And the Ability to Solve Problems
If someone told you that you could enroll your child in a program that would give them leadership experience while being mentored by community stalwarts, would you do it?
At a July parents weekend at Scout camp in Emerald Bay on Catalina Island, Circling the News wanted to find out how the program works to support teens; to observe the first girls to camp under the BSA Scout banner; and why local support is so strong for the organization.
When the 50th anniversary of the moon landing was being celebrated, most of the stories mentioned that Neil Armstrong was an Eagle Scout
Since the Scout organization was founded in 1910, all of the U.S. Presidents have supported the organization. One of them, John F. Kennedy, was the first Boy Scout to be president. Others, such as President Calvin Coolidge, had sons that were in scouting.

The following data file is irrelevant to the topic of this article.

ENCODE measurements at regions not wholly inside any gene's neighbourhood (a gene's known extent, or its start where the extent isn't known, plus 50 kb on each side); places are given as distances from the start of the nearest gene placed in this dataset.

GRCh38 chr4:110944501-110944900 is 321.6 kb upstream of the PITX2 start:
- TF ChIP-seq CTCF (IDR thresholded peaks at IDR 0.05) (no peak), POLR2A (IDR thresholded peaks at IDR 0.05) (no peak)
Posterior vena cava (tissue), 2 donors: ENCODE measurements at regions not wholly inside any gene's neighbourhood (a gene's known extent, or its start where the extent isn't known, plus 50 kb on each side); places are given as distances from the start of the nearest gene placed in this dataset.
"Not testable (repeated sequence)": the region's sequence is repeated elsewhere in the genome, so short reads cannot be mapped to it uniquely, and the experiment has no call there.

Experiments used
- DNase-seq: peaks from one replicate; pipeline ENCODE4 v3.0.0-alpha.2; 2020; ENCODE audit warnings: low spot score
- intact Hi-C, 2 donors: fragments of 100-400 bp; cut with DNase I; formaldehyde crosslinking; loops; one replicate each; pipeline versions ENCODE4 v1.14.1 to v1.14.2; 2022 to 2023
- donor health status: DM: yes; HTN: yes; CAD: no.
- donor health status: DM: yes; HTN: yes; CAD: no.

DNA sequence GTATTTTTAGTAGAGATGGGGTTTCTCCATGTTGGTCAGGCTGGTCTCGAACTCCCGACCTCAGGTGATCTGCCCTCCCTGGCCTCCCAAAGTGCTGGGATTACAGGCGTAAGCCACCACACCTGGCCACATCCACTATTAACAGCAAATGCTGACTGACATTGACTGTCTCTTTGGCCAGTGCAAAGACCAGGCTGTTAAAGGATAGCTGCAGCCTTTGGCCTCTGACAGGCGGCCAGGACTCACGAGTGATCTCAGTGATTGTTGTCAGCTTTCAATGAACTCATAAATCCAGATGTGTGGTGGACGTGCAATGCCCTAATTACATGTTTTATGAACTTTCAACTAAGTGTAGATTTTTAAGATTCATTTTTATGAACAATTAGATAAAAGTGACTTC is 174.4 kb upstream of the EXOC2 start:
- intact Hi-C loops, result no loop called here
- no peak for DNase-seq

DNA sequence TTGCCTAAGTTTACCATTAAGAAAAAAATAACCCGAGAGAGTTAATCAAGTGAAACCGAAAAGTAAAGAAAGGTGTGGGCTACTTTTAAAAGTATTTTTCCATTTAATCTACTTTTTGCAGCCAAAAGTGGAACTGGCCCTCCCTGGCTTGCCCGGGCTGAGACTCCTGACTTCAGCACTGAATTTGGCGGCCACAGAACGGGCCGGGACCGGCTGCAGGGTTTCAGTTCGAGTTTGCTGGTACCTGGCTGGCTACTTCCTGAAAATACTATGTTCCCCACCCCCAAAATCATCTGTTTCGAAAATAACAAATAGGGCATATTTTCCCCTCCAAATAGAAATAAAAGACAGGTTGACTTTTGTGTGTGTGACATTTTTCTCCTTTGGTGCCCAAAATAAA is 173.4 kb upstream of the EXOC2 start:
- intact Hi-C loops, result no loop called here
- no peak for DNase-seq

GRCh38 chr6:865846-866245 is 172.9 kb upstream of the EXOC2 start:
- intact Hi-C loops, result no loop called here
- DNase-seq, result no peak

Barack Obama was a member of Gerakan Pramuka, the Indonesian Scout Association, and Gerald Ford was an Eagle Scout. Martin Luther King, Jr. was a Scout and Palisades resident Steven Spielberg is an Eagle Scout. To earn his merit badge for photography, he used his father’s 8 mm movie camera to film a nine-minute Western called “The Last Gunfight.”
Troop 223 Scoutmaster Mike Lanning welcomed parents to the camp and said, “I don’t know how to say this tactfully, but your children are self-sufficient, we’ve taught them how to do things on their own, so please don’t run in and try to put sunscreen on them. They know to do that.”